Why ra'ther, (Sle'ep,) liest thou in smokįy-cribs,
(Upon uneasy pa'llets/ stretching-thee,)
And, hush'ed/ with buzzing night-flies to thy slu’mber ;
Than in the perfumed cha'mbers of the gr'eat,
Under the can'opies of costly state,
And lull'ed/ with soʻunds of swe'etest melo'dy?
O thou dull'-god, why liest thou with the vi'le
In loathsome-beds, and leavest the kinogly-couch,
A watch'-case/ to a common la'rum-bell ?
Wilt-thou (upon the high and giddy m'ast)
Seal up the ship-boy's eyes, and rock his brains,
In cradle of the rude/ imperious sur'ge;
And, in the visita'tion of the wi'nds,
Who take the ruffian bi'llows by the top,
Curling their monstrous heads, and han'ging-them
With deafening cla'mours/ in the slippery shr'ouds,
Tha't, with the hu’rly, de'ath itse‘lf awa'kes :
Cans't thou (O partial Sle'ep) give thy repoʻse/
To the wet sea-bo'y/ in an hour so ru’de ;
And, in the calmest and the s'tillest ni'ght,
(With all appl'iances and means to bo'ot,)
Den'y it to a kinog? Then, ha'ppy/ lowly clo'wn;
Unea'sy lies the he’ad/ that we’ars a cro^wn.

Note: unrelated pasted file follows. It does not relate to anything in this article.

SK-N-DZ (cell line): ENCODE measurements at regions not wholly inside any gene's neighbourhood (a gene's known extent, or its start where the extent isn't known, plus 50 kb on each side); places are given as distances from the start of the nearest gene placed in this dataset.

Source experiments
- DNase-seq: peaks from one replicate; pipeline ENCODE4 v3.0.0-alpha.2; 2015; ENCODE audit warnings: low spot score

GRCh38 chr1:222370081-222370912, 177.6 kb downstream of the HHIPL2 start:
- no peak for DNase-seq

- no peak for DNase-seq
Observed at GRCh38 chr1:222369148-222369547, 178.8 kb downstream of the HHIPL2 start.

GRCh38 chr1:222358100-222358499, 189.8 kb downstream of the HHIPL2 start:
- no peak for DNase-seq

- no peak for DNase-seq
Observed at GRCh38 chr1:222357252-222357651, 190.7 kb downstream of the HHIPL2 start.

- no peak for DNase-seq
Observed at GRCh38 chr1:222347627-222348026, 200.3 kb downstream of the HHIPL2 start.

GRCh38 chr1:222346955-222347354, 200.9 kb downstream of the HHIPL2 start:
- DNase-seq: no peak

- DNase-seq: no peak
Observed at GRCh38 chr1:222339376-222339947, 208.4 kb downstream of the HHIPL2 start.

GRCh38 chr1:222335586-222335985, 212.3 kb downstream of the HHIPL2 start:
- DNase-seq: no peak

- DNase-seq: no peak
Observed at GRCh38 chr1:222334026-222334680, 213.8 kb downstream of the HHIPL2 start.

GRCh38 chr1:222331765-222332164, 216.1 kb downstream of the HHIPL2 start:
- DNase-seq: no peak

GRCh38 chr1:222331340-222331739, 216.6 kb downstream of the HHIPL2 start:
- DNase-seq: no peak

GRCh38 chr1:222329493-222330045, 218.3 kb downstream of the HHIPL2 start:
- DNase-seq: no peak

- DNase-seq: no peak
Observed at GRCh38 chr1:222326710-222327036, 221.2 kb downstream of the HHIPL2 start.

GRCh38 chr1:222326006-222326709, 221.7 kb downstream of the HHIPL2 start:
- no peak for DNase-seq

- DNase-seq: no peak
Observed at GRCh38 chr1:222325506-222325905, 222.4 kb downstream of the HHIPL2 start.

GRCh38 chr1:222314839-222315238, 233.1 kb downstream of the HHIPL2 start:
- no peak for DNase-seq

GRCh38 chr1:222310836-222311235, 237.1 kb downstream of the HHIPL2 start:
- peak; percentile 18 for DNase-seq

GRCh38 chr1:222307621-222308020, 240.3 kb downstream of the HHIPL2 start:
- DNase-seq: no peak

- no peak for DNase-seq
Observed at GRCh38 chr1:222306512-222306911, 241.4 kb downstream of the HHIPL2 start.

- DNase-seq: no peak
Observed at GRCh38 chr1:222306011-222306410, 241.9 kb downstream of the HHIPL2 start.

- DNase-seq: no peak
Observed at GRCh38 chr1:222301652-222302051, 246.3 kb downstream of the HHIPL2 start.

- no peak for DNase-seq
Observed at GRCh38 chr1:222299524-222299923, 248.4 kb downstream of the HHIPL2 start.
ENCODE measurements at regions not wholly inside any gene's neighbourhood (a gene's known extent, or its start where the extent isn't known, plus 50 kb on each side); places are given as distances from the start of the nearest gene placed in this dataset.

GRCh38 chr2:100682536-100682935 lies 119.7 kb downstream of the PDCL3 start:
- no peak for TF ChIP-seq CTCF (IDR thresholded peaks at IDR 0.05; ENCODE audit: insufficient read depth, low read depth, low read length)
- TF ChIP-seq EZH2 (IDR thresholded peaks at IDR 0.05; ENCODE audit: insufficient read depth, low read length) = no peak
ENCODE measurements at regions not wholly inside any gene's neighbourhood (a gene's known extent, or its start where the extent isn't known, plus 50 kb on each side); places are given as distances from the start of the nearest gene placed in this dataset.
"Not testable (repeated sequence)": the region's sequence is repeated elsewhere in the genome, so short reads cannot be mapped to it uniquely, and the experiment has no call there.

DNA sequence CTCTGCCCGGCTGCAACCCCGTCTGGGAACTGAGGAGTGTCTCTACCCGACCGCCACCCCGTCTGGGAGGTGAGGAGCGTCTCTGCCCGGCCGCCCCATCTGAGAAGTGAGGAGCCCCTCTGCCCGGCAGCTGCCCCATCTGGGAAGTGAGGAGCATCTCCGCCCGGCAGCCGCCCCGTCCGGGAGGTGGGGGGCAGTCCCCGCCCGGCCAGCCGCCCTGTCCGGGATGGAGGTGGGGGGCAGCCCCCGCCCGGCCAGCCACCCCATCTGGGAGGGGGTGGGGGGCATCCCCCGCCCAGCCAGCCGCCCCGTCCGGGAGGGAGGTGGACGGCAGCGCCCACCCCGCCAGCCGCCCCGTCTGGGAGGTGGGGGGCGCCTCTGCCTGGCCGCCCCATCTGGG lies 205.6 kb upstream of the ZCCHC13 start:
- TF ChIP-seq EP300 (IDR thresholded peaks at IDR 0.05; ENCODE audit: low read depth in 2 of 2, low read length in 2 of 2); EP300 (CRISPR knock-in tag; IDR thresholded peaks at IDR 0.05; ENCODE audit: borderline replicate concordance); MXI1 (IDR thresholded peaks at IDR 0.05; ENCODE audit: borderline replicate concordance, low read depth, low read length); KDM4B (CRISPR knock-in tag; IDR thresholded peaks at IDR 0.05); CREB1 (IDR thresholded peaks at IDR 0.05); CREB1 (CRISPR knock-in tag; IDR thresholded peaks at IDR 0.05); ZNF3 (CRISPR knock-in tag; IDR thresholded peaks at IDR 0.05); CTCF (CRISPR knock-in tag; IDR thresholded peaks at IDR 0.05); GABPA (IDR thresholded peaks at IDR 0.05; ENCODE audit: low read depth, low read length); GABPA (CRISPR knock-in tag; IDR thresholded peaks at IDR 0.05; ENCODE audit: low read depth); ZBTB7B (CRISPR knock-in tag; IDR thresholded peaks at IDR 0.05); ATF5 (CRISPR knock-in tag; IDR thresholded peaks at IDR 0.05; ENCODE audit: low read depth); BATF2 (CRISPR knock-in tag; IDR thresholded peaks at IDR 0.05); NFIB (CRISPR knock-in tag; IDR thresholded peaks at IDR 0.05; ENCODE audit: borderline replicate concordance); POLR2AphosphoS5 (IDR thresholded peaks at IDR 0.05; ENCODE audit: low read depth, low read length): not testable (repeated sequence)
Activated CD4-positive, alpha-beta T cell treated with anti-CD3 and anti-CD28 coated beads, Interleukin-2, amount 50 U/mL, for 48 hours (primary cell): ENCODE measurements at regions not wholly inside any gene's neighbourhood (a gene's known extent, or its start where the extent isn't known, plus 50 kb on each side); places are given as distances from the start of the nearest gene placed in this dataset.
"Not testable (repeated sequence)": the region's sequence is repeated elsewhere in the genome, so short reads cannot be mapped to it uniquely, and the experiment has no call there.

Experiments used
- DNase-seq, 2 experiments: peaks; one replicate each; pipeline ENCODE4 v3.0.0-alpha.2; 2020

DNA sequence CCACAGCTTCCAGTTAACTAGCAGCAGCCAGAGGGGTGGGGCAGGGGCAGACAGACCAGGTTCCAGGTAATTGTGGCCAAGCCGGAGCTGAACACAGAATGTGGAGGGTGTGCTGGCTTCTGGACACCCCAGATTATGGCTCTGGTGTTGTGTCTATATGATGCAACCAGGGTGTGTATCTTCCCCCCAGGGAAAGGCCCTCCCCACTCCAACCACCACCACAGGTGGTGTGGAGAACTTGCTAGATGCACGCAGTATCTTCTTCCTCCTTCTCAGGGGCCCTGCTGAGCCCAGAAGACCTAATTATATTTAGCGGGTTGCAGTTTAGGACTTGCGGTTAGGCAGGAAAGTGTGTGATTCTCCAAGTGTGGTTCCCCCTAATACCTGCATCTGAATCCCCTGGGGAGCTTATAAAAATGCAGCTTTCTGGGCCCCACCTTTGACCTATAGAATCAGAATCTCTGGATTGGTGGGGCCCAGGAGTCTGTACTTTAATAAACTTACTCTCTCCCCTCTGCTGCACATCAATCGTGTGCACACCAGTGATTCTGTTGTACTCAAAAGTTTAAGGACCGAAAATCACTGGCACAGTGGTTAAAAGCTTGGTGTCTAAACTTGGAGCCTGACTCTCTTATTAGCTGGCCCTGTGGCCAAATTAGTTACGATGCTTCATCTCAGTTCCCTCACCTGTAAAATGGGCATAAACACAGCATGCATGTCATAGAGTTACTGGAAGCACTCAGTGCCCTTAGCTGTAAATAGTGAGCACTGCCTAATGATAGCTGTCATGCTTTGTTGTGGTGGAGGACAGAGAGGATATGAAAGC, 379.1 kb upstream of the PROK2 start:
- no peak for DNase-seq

MORGAN. SHAK'SPEARE-is/ in tru'th/ an au'thor/ whose mimic creation/ agre'es/ in ge'neral) so perfectly with that of n'ature, that it is not only won'derful in the great, but opens another scene of amaʼzement/ to the disco'veries of the miứcroscope. We have been charged indeed by a foreign w'riter (Volta'ire) with an overmu'ch-admiring of this Barb'arian: Whether we have admired with kno'wledge, or have blindly followed those feelings of aff'ection, which we could not resi'st, I cannot tell ; but certain it i's, thʼat/ to the labours of his e'ditors he has not been overm'uch obliged. They a're, how'ever, (for the most part) of the firs't-rank in li'terary-fame; but some of them had pos. sessions of their o`wn in Parn'assus, of an extent too gr’eat and important/ to allow of a very di'ligent-attention to the interests of oothers; and among those cr'itics (more profe'ssionally s'o,) the a'blest and the be'st h'as/ unfortunately/ looked more to the praise of ingen'ious, than of juost-conjecture. Yet/ whatever